This article is written by Attorney-at-Law Christoffer Lindhardt Larsen
The legal aspects of IP rights in the metaverse are ever developing and are very much still in the early stages. Many IP offices as well as national legislation has not yet adapted to these new platforms and new type of use rights. Some have come so far as to acknowledge that current protection granted for “classic” IP rights does not grant sufficient protection for IP rights in the metaverse, hereunder NFTs.
Recent court cases and updates to the IP offices guidelines do however present some guidance as how to act as an IP owner, either directly active and advertising in the metaverse, or where the IP owner’s rights are being infringed in the metaverse, without the owner being present itself.
Due to the – current – lack of earlier court cases to serve as guidance and precedent, IP owners, attorneys, courts, and IP offices are closely studying the few decisions that are being made around the world on related matters. The global presence and accessibility of the metaverses means, that whilst national legislation may be different, the facts and issues of the cases are identical.
On June 21, 2022, a court in Istanbul, Turkiye (formerly known as Turkey) issued a preliminary injunction regarding an NFT. The subject of the proceedings was both physical and digital exploitation of a portrait of a known, late Turkish artist, Cem Karaca. In particular, the portrait was listed for sale on the popular NFT marketplace OpenSea. The court found that the offering for sale of the portrait in NFT form did in fact constitute a possible infringement of applicable law of Turkiye, in line with the conclusion of the report by the expert appointed by the court. Consequently, the court granted the preliminary injunction for the sale of the portrait, hereunder in the form of an NFT. Further, the court blocked the access to infringing websites in Turkiye. The final verdict is still awaiting, and thus we do not know whether the preliminary injunction will be upheld.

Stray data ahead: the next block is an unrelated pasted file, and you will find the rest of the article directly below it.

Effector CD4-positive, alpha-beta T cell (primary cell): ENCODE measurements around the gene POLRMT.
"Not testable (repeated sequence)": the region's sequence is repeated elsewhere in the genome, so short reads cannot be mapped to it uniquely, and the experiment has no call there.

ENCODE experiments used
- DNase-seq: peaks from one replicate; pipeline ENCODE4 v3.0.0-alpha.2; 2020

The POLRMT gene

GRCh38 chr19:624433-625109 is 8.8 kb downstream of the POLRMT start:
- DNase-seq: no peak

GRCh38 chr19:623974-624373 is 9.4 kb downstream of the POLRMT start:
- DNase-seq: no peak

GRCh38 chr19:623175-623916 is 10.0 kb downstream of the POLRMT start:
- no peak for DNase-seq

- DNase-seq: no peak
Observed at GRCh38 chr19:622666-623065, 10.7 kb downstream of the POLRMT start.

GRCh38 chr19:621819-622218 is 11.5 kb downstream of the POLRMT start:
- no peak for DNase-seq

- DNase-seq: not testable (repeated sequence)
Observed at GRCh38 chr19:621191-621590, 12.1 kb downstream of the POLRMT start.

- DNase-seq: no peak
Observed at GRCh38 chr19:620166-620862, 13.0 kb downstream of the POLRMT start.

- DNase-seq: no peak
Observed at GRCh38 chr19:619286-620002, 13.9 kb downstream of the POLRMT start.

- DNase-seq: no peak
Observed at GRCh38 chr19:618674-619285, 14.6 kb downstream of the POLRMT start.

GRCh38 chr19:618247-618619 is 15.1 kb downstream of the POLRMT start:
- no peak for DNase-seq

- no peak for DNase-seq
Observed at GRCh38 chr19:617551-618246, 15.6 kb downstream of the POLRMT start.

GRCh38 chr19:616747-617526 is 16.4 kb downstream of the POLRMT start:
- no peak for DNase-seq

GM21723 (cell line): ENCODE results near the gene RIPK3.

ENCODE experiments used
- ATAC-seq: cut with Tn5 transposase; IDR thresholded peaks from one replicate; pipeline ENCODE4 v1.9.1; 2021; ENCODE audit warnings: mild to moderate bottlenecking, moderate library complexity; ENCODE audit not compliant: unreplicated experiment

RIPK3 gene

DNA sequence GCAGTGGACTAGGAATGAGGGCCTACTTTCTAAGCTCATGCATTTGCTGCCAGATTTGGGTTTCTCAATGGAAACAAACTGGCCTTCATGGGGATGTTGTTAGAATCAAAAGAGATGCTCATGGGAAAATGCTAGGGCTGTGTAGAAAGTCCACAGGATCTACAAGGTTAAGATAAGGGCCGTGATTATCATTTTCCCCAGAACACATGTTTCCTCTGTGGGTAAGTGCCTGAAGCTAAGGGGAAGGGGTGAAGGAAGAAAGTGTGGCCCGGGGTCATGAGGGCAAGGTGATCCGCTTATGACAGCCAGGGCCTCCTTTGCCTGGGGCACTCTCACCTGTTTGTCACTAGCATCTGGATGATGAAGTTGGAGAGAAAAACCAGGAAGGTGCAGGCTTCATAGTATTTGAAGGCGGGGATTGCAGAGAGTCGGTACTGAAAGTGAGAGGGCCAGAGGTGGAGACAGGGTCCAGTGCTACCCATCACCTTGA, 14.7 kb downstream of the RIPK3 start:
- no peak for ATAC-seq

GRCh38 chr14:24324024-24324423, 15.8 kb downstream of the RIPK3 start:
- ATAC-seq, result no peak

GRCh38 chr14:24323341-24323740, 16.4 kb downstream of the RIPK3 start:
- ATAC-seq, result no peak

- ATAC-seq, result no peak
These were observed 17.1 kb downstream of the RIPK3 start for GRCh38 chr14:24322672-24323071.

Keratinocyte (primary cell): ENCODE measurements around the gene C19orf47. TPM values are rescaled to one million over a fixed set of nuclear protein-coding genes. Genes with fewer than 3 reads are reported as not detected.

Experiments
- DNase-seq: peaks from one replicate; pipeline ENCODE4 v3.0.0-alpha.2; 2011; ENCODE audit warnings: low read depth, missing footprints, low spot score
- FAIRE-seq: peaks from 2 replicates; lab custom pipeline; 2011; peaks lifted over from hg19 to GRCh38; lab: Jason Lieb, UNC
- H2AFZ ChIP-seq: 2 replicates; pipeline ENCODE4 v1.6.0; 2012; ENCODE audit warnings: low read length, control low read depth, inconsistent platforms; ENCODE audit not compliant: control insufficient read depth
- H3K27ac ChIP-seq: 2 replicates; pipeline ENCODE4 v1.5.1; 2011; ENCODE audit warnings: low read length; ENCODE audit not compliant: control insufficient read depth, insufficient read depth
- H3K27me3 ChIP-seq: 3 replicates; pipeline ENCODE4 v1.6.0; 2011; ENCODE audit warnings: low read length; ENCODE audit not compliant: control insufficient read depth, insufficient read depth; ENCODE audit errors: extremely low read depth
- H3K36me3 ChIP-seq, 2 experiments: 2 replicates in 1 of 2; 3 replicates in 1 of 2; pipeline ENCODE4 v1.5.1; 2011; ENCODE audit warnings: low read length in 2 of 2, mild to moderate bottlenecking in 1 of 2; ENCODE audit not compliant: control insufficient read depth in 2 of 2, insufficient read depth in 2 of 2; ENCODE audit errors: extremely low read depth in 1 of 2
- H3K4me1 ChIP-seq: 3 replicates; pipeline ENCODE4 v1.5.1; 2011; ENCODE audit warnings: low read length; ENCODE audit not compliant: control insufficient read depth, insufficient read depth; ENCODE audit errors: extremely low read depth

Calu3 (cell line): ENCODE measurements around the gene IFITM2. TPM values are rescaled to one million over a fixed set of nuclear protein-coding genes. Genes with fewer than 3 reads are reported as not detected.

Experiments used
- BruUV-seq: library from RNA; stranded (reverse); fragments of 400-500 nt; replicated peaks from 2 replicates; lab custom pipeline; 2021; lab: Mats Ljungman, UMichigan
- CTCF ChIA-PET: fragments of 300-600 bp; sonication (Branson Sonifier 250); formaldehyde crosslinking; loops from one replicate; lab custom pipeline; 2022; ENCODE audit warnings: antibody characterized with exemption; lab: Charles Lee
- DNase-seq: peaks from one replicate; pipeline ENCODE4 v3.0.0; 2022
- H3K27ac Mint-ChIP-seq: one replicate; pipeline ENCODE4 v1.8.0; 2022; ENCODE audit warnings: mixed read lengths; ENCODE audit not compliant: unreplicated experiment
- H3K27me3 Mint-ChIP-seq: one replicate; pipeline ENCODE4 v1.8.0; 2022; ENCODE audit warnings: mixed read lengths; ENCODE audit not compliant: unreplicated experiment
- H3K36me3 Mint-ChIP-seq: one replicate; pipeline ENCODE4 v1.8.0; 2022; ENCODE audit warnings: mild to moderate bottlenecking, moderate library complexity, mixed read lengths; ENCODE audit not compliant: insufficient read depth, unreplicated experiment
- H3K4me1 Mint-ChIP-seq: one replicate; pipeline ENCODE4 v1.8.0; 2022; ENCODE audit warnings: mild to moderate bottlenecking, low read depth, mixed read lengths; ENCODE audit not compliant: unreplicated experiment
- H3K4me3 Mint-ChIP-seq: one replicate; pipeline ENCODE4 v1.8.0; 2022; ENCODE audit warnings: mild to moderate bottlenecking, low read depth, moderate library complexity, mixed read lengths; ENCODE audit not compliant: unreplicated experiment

A separate and equally important issue is the enforceability of the preliminary injunction in the metaverse, and whether the injunction can be enforced on/against OpeanSea, a company based in the US.
Regardless of the subsequent enforceability, and the pending final decision in the case, the ruling illustrates that the current legislation is applicable for NFTs and activity in the metaverse, although many issues and uncertainties remain.
Contrary to most national legislation, certain IP offices have updated their guidelines to comply with several of the new legal aspects of the metaverse, NFTs and related topics. As an example, EUIPO guidelines state that protection in EU for trademarks or designs for use in the metaverse requires correct classification with the application.
As is with “classic” IP rights, an owner is in risk of forfeiting their right to object to potentially infringing use in the metaverse, by remaining passive.
Our advice is for IP owners to consider the need for protection in the metaverse, hereunder for NFTs when applying new rights, and to review an existing IP-portfolio to ensure sufficient protection for use and against misuse in the metaverse.